Steve Gandel at Time thinks Citigroup should have failed its stress test:

When the results of the government’s financial stress tests were announced last week, Citigroup seemed to have dodged a bullet. The bank, long thought to be in the worst shape among the nation’s largest lenders, was said to need just $5.5 billion in capital in order to return to health. No small sum, to be sure. But amazingly, what Citi was required to raise was less than half the $13.7 billion that competitor Wells Fargo was told to come up with. And far less than the nearly $34 billion that regulators said Bank of America needed to bolster its capital by in the next six months.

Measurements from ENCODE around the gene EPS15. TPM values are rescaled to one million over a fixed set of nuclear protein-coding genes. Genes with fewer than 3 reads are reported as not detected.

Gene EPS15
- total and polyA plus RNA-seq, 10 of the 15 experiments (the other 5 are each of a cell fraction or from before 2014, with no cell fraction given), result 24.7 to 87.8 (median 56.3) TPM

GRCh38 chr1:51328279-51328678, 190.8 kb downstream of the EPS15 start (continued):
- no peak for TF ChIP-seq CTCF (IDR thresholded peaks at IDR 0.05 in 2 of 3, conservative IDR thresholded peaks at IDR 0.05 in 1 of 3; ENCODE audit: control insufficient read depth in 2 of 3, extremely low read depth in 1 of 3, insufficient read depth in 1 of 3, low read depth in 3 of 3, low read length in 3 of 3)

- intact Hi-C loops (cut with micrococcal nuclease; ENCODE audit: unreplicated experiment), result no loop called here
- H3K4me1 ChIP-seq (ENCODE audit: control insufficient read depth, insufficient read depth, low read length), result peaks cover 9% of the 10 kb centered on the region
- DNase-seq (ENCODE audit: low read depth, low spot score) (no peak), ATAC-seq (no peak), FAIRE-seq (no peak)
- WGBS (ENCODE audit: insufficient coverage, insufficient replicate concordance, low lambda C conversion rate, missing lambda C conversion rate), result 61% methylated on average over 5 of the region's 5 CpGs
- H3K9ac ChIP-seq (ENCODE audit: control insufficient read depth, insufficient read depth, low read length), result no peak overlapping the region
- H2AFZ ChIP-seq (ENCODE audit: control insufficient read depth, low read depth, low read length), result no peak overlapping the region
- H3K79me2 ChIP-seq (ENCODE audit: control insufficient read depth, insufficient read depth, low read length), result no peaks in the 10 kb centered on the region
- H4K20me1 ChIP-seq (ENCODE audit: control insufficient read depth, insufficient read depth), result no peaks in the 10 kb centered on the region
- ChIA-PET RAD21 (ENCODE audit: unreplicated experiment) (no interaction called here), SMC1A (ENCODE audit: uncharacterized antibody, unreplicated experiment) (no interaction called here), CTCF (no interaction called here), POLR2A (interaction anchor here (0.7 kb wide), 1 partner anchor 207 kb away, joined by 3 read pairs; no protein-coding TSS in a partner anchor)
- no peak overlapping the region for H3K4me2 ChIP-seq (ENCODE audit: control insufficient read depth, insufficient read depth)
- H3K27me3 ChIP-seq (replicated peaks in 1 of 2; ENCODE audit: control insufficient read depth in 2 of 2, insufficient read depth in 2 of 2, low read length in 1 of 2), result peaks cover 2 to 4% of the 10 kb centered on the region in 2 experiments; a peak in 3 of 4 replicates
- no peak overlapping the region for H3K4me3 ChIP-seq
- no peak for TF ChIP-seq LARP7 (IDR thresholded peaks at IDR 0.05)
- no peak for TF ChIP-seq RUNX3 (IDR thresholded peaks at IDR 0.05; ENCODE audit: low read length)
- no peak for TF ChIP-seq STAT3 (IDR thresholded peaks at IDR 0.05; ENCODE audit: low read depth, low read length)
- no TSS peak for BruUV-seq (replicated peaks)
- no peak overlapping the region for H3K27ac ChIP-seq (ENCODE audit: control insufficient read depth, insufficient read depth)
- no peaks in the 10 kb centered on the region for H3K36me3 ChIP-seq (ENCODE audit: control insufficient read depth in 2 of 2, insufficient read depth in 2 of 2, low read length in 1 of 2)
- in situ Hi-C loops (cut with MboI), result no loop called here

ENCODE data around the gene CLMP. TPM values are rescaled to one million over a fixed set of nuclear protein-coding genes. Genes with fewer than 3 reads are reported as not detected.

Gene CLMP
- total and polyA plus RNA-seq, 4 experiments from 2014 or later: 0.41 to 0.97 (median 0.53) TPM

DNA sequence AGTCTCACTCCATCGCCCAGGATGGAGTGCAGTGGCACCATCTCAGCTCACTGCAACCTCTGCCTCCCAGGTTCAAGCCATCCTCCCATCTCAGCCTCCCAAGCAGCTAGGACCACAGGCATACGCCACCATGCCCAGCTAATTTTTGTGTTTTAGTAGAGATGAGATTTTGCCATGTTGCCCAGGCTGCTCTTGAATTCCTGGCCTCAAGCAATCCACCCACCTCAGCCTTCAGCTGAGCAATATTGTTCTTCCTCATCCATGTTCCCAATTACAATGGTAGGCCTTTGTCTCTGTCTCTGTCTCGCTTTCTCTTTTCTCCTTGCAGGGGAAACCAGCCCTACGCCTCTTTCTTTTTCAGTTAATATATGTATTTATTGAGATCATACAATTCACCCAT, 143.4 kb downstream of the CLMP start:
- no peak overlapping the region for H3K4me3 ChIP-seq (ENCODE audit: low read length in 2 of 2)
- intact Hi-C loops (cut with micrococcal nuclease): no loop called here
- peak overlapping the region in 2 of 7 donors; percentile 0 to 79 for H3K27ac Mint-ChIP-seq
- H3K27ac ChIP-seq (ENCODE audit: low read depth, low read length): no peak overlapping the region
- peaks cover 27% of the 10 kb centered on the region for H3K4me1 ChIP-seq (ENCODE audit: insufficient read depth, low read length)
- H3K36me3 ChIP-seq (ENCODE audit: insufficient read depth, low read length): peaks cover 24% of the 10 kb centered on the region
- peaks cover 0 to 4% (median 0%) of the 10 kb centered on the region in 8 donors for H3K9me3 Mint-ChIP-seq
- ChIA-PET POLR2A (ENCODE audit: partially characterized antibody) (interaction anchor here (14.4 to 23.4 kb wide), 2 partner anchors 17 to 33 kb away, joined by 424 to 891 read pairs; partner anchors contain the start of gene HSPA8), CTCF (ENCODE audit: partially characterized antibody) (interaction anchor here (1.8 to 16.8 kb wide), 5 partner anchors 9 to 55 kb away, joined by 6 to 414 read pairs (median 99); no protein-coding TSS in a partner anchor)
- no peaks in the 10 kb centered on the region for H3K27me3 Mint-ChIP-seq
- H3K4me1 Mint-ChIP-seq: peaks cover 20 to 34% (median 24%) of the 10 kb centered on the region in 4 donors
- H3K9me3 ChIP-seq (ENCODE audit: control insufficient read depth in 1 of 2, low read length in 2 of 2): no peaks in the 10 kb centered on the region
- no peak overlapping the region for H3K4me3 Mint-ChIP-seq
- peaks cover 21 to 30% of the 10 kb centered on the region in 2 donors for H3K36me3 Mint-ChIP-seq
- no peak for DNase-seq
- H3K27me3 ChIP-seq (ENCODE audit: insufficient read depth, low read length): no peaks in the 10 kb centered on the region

Dig a little deeper, though, and Citi’s stress-test results look more like an F than the B+ the bank seemed to get. Among the 19 banks the government probed, Citi was found to have the lowest common capital ratio, which the government said was a key measure to protect against insolvency. What’s more, Citi also got credit for a capital conversion it has yet to complete. Strip that out, and the amount of capital Citi needs balloons to nearly $63 billion, more than any of the other banks tested.

Such fudging of the numbers shouldn’t surprise. After the Federal Reserve’s commitment of up to $220 billion, Treasury’s $50 billion, and the FDIC’s $10 billion, is a $58 billion difference in the numbers that big of a deal, especially between such close friends as Geithner and Citigroup?

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